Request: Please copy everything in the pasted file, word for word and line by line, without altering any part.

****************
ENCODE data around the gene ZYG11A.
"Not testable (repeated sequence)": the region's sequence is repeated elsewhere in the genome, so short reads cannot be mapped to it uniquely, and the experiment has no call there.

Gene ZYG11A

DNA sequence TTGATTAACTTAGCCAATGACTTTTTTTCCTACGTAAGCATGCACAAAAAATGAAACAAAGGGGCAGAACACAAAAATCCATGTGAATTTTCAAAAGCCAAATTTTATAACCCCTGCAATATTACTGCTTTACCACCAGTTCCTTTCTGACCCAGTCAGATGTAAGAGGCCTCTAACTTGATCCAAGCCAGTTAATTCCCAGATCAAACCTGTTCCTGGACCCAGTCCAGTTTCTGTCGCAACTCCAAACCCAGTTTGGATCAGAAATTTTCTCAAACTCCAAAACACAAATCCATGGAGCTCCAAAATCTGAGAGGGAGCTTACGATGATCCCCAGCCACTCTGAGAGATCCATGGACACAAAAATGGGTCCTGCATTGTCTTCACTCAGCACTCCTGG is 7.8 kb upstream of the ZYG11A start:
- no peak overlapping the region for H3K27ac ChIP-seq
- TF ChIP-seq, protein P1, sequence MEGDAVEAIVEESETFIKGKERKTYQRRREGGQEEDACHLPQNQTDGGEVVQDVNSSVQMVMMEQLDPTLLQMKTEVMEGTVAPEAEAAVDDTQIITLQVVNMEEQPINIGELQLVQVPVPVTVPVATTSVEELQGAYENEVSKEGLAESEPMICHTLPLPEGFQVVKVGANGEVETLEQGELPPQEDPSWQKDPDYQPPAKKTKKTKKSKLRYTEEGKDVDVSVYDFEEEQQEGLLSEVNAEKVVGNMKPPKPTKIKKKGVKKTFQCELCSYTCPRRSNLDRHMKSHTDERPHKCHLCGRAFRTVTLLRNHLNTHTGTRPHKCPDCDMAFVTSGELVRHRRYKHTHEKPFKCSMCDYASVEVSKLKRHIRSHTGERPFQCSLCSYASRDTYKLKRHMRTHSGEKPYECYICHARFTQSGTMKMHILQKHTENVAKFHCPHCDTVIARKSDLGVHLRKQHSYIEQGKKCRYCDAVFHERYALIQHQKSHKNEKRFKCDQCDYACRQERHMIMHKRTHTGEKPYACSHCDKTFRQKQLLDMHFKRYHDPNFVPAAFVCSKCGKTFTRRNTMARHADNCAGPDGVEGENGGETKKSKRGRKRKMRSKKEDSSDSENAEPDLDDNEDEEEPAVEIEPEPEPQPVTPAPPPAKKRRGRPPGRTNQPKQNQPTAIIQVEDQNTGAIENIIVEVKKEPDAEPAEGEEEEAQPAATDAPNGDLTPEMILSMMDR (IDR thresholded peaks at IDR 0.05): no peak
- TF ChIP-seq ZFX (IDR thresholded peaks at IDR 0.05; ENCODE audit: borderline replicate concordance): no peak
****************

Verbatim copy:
ENCODE data around the gene ZYG11A.
"Not testable (repeated sequence)": the region's sequence is repeated elsewhere in the genome, so short reads cannot be mapped to it uniquely, and the experiment has no call there.

Gene ZYG11A

DNA sequence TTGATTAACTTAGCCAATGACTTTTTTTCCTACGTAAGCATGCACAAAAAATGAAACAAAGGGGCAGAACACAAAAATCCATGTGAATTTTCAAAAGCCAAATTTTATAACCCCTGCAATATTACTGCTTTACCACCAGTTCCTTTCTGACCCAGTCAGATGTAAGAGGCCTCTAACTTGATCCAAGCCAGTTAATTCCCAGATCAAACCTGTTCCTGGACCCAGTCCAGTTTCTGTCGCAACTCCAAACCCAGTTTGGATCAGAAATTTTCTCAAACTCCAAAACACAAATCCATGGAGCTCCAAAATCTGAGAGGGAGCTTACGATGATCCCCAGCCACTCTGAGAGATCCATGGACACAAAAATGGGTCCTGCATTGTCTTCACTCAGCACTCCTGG is 7.8 kb upstream of the ZYG11A start:
- no peak overlapping the region for H3K27ac ChIP-seq
- TF ChIP-seq, protein P1, sequence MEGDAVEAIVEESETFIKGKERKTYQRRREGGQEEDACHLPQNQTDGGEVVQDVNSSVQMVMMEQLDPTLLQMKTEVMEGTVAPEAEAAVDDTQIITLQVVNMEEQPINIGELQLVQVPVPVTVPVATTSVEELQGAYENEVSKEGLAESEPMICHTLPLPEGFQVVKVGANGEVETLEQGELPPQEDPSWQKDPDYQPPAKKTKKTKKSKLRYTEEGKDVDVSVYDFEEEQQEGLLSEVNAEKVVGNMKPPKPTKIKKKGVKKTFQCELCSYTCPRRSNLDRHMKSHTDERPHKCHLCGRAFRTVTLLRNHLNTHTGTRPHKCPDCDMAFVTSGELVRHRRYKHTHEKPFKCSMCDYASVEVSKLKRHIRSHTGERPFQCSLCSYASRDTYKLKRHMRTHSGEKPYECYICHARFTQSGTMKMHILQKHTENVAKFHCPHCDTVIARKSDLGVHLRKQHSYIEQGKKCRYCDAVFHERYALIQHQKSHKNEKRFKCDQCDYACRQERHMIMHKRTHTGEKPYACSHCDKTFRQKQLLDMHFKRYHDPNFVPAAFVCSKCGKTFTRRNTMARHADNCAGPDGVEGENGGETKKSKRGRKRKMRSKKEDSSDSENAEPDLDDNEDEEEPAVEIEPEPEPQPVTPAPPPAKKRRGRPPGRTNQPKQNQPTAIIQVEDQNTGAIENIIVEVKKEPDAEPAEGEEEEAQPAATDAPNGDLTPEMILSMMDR (IDR thresholded peaks at IDR 0.05): no peak
- TF ChIP-seq ZFX (IDR thresholded peaks at IDR 0.05; ENCODE audit: borderline replicate concordance): no peak